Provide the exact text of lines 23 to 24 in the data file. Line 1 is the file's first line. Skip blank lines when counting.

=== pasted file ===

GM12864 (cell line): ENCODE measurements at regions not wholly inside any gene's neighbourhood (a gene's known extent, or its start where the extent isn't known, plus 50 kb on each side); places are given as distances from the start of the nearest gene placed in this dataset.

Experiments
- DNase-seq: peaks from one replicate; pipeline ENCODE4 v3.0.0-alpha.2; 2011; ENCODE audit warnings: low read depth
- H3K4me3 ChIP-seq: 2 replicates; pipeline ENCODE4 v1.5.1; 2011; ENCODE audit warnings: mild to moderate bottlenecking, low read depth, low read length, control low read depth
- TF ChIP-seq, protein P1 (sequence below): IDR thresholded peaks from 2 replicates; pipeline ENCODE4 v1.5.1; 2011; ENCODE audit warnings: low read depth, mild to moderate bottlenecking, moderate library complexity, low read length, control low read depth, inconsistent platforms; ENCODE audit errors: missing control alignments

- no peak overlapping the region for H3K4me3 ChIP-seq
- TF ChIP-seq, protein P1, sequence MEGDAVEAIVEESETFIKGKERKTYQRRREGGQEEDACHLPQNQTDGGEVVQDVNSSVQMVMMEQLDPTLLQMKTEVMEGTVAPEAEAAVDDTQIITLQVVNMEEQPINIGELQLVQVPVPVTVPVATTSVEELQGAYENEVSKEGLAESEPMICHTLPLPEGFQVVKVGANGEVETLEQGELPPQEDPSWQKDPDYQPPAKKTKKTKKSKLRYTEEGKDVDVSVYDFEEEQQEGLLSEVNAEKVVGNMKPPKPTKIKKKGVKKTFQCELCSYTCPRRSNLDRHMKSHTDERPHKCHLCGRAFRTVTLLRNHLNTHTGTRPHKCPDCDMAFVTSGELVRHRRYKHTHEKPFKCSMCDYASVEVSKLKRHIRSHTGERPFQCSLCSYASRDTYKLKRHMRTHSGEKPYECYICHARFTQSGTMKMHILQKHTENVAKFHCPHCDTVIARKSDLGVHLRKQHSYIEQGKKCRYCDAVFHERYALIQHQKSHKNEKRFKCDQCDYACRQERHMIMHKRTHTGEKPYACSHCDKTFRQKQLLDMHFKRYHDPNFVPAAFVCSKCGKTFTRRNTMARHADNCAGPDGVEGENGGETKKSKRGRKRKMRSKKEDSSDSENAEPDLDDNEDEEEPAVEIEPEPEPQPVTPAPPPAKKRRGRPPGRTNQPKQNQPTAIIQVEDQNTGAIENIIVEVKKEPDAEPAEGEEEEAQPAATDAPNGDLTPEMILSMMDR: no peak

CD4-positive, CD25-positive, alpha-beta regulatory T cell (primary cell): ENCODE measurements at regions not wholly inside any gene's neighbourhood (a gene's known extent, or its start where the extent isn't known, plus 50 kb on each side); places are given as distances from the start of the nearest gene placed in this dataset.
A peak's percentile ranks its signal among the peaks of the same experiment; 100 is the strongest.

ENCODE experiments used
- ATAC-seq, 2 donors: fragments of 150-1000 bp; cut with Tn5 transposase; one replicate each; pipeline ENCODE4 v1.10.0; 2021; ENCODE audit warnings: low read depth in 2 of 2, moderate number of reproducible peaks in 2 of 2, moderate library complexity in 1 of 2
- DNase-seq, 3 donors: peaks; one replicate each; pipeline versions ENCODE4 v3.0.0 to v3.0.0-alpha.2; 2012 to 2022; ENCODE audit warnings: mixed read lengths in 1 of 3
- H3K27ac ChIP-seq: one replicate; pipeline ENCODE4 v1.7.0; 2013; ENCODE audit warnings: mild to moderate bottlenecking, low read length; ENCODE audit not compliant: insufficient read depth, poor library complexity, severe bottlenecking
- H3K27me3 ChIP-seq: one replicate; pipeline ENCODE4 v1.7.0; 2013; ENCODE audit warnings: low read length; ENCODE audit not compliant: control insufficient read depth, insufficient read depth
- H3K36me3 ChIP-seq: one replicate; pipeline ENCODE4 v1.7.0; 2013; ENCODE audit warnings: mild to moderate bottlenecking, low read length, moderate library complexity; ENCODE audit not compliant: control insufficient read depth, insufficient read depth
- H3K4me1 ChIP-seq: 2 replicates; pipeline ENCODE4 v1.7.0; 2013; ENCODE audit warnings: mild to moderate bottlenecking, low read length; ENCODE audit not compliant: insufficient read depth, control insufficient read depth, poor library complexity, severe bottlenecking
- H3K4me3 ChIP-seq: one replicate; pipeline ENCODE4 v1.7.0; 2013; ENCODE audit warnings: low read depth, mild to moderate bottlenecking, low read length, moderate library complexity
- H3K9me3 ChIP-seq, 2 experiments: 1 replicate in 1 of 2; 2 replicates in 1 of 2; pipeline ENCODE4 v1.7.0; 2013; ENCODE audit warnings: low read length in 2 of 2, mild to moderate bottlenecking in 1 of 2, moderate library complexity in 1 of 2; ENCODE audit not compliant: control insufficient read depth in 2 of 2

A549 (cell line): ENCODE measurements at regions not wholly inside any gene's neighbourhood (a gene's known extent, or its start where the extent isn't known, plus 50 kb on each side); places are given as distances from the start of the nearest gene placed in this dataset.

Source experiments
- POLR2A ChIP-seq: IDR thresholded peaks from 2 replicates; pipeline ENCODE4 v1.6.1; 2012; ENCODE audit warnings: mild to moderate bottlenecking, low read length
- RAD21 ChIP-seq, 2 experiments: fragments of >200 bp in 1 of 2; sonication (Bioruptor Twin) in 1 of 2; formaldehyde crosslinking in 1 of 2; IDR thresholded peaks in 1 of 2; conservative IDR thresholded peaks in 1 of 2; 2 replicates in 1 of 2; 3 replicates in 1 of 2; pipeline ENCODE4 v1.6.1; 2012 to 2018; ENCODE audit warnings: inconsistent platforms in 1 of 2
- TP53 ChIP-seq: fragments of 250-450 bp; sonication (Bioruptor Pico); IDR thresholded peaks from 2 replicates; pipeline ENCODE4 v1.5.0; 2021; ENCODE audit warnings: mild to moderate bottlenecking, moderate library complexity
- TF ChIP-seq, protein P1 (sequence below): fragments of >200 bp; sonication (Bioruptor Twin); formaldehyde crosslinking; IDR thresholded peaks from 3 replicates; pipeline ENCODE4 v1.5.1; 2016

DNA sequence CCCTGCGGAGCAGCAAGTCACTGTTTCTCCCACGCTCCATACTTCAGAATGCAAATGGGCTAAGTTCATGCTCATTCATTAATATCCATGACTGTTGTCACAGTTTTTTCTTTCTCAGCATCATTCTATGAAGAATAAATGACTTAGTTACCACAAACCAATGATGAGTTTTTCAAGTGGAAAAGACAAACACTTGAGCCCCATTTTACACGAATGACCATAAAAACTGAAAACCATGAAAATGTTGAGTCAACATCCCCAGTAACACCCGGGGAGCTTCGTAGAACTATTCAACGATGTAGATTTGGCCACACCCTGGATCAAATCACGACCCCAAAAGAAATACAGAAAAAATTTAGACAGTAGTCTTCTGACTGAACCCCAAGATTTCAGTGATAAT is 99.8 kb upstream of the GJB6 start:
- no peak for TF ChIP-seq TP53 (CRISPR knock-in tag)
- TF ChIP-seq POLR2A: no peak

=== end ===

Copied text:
- TP53 ChIP-seq: fragments of 250-450 bp; sonication (Bioruptor Pico); IDR thresholded peaks from 2 replicates; pipeline ENCODE4 v1.5.0; 2021; ENCODE audit warnings: mild to moderate bottlenecking, moderate library complexity
- TF ChIP-seq, protein P1 (sequence below): fragments of >200 bp; sonication (Bioruptor Twin); formaldehyde crosslinking; IDR thresholded peaks from 3 replicates; pipeline ENCODE4 v1.5.1; 2016